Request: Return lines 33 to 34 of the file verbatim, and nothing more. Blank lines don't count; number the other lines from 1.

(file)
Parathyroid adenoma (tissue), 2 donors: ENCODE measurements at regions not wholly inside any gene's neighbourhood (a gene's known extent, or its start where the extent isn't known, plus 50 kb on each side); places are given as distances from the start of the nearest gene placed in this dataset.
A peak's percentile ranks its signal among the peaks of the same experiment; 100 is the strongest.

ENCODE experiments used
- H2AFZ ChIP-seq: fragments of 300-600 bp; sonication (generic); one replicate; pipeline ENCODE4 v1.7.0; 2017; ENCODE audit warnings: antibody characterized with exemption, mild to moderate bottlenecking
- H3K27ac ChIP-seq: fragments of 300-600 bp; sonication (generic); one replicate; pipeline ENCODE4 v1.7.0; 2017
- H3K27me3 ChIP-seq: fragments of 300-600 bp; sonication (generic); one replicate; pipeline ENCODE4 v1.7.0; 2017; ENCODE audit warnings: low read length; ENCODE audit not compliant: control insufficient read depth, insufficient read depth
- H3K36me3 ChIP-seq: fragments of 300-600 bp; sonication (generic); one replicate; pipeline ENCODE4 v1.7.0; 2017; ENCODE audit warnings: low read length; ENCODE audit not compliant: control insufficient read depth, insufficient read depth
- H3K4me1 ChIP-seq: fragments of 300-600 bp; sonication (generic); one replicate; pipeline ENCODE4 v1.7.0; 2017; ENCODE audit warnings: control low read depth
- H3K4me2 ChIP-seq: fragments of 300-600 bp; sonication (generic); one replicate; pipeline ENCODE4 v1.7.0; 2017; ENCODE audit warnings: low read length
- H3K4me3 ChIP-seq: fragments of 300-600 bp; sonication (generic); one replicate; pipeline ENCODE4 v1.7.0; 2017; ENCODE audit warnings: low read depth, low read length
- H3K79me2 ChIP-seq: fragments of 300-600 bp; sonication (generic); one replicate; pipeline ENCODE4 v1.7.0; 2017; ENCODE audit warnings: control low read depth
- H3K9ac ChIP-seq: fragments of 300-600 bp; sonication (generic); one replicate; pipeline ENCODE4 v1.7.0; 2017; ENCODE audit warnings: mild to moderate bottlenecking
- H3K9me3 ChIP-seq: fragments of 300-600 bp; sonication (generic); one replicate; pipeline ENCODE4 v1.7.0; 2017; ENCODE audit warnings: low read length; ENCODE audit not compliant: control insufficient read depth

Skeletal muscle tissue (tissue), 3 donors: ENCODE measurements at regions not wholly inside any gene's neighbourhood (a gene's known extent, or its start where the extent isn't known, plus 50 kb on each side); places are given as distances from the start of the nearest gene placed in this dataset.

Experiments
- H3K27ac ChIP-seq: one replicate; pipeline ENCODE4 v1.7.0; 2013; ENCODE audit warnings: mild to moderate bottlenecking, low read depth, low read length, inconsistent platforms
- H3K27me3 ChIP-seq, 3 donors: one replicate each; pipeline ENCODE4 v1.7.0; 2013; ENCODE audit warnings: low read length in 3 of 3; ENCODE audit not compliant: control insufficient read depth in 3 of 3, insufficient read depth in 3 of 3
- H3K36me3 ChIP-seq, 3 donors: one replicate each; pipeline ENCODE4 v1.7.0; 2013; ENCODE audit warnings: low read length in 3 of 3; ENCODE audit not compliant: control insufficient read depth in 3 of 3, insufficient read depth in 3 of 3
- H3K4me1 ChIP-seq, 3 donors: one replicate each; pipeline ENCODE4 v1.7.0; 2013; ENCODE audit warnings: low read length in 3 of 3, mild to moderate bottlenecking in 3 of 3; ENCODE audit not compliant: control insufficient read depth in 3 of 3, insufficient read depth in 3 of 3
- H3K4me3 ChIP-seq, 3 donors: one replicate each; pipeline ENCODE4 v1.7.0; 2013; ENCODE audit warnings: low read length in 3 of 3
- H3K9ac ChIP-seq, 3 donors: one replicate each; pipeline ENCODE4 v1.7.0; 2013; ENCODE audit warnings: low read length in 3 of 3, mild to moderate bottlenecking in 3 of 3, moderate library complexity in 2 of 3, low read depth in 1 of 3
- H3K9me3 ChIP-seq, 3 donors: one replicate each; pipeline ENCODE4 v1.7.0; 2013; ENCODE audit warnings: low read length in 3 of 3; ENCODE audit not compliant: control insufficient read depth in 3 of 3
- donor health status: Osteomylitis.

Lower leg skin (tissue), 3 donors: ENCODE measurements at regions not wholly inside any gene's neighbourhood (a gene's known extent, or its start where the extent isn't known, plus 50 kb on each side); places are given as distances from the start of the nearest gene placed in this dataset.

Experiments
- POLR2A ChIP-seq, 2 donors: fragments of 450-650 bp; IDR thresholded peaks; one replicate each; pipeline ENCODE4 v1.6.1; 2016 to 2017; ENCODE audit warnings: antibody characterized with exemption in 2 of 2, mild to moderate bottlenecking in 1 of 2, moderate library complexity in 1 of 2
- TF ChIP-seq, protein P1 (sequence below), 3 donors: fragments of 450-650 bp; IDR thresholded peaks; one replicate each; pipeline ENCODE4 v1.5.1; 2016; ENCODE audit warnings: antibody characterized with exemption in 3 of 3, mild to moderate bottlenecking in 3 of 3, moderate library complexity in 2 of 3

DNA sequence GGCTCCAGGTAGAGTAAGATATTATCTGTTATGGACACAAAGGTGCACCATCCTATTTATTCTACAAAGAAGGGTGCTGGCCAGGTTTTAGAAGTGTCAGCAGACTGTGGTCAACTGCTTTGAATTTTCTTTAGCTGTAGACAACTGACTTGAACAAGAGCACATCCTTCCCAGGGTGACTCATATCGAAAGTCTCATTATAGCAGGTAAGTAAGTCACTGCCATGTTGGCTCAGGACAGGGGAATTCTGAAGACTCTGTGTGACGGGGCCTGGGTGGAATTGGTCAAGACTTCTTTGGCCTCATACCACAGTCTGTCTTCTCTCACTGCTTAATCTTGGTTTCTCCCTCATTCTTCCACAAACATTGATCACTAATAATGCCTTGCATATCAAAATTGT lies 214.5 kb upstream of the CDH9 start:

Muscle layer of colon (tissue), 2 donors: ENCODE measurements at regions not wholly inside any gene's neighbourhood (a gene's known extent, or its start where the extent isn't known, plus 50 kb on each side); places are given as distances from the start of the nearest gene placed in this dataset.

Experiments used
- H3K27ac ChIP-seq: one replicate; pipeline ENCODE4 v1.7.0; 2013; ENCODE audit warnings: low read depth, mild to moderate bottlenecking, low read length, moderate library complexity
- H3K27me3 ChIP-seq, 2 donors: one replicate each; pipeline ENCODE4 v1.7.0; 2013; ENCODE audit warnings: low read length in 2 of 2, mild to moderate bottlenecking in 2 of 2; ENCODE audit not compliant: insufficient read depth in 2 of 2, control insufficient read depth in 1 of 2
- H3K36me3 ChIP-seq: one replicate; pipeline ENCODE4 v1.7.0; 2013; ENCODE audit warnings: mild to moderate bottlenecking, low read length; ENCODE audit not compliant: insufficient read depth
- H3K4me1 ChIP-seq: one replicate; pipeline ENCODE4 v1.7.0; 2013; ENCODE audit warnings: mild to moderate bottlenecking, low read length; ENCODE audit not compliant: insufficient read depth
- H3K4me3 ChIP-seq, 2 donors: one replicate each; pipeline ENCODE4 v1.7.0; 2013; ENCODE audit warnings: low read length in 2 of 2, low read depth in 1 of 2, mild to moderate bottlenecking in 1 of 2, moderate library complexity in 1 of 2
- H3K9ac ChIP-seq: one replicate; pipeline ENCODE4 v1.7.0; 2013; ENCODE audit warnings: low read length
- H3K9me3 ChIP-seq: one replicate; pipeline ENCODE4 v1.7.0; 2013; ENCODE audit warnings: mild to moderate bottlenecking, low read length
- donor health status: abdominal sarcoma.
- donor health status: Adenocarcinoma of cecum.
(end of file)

- H3K36me3 ChIP-seq: one replicate; pipeline ENCODE4 v1.7.0; 2013; ENCODE audit warnings: mild to moderate bottlenecking, low read length; ENCODE audit not compliant: insufficient read depth
- H3K4me1 ChIP-seq: one replicate; pipeline ENCODE4 v1.7.0; 2013; ENCODE audit warnings: mild to moderate bottlenecking, low read length; ENCODE audit not compliant: insufficient read depth